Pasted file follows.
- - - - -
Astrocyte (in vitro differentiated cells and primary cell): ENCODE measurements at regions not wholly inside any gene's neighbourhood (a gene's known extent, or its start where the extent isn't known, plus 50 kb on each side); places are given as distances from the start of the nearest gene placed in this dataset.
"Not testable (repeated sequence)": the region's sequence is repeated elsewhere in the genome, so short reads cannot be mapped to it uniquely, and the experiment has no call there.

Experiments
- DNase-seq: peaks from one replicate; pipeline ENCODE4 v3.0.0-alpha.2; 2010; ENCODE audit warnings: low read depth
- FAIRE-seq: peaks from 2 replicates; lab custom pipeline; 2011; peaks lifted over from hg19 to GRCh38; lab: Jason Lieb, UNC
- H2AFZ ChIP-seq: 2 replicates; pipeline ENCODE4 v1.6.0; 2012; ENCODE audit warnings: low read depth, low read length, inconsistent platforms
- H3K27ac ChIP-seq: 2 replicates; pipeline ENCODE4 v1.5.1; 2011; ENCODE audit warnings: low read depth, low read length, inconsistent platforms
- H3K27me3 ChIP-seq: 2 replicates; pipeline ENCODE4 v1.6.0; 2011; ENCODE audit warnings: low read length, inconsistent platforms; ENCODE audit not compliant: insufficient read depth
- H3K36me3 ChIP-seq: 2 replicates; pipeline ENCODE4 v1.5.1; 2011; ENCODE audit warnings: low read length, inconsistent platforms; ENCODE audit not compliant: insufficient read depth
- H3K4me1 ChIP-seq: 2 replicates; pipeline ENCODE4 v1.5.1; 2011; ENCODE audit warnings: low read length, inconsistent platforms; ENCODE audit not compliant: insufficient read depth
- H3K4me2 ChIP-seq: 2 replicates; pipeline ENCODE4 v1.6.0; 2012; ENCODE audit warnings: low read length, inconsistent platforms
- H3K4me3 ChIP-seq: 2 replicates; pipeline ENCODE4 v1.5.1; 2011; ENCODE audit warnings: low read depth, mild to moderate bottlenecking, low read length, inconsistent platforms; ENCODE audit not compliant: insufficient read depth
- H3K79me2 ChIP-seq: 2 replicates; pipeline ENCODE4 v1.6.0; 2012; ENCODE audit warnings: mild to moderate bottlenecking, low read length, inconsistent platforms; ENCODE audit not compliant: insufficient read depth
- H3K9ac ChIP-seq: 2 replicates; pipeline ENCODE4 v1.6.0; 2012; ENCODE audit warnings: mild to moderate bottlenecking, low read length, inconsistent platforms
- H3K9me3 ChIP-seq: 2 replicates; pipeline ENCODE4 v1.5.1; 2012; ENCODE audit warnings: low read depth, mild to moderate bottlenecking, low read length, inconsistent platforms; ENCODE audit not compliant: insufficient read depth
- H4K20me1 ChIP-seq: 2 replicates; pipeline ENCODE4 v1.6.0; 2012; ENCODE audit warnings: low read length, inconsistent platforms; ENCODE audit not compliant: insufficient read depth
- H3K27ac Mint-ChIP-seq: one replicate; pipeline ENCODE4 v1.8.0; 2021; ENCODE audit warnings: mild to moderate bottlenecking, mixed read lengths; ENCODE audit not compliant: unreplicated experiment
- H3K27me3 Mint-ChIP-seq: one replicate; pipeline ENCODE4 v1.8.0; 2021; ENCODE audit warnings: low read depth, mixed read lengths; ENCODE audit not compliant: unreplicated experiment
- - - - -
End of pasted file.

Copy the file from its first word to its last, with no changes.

Astrocyte (in vitro differentiated cells and primary cell): ENCODE measurements at regions not wholly inside any gene's neighbourhood (a gene's known extent, or its start where the extent isn't known, plus 50 kb on each side); places are given as distances from the start of the nearest gene placed in this dataset.
"Not testable (repeated sequence)": the region's sequence is repeated elsewhere in the genome, so short reads cannot be mapped to it uniquely, and the experiment has no call there.

Experiments
- DNase-seq: peaks from one replicate; pipeline ENCODE4 v3.0.0-alpha.2; 2010; ENCODE audit warnings: low read depth
- FAIRE-seq: peaks from 2 replicates; lab custom pipeline; 2011; peaks lifted over from hg19 to GRCh38; lab: Jason Lieb, UNC
- H2AFZ ChIP-seq: 2 replicates; pipeline ENCODE4 v1.6.0; 2012; ENCODE audit warnings: low read depth, low read length, inconsistent platforms
- H3K27ac ChIP-seq: 2 replicates; pipeline ENCODE4 v1.5.1; 2011; ENCODE audit warnings: low read depth, low read length, inconsistent platforms
- H3K27me3 ChIP-seq: 2 replicates; pipeline ENCODE4 v1.6.0; 2011; ENCODE audit warnings: low read length, inconsistent platforms; ENCODE audit not compliant: insufficient read depth
- H3K36me3 ChIP-seq: 2 replicates; pipeline ENCODE4 v1.5.1; 2011; ENCODE audit warnings: low read length, inconsistent platforms; ENCODE audit not compliant: insufficient read depth
- H3K4me1 ChIP-seq: 2 replicates; pipeline ENCODE4 v1.5.1; 2011; ENCODE audit warnings: low read length, inconsistent platforms; ENCODE audit not compliant: insufficient read depth
- H3K4me2 ChIP-seq: 2 replicates; pipeline ENCODE4 v1.6.0; 2012; ENCODE audit warnings: low read length, inconsistent platforms
- H3K4me3 ChIP-seq: 2 replicates; pipeline ENCODE4 v1.5.1; 2011; ENCODE audit warnings: low read depth, mild to moderate bottlenecking, low read length, inconsistent platforms; ENCODE audit not compliant: insufficient read depth
- H3K79me2 ChIP-seq: 2 replicates; pipeline ENCODE4 v1.6.0; 2012; ENCODE audit warnings: mild to moderate bottlenecking, low read length, inconsistent platforms; ENCODE audit not compliant: insufficient read depth
- H3K9ac ChIP-seq: 2 replicates; pipeline ENCODE4 v1.6.0; 2012; ENCODE audit warnings: mild to moderate bottlenecking, low read length, inconsistent platforms
- H3K9me3 ChIP-seq: 2 replicates; pipeline ENCODE4 v1.5.1; 2012; ENCODE audit warnings: low read depth, mild to moderate bottlenecking, low read length, inconsistent platforms; ENCODE audit not compliant: insufficient read depth
- H4K20me1 ChIP-seq: 2 replicates; pipeline ENCODE4 v1.6.0; 2012; ENCODE audit warnings: low read length, inconsistent platforms; ENCODE audit not compliant: insufficient read depth
- H3K27ac Mint-ChIP-seq: one replicate; pipeline ENCODE4 v1.8.0; 2021; ENCODE audit warnings: mild to moderate bottlenecking, mixed read lengths; ENCODE audit not compliant: unreplicated experiment
- H3K27me3 Mint-ChIP-seq: one replicate; pipeline ENCODE4 v1.8.0; 2021; ENCODE audit warnings: low read depth, mixed read lengths; ENCODE audit not compliant: unreplicated experiment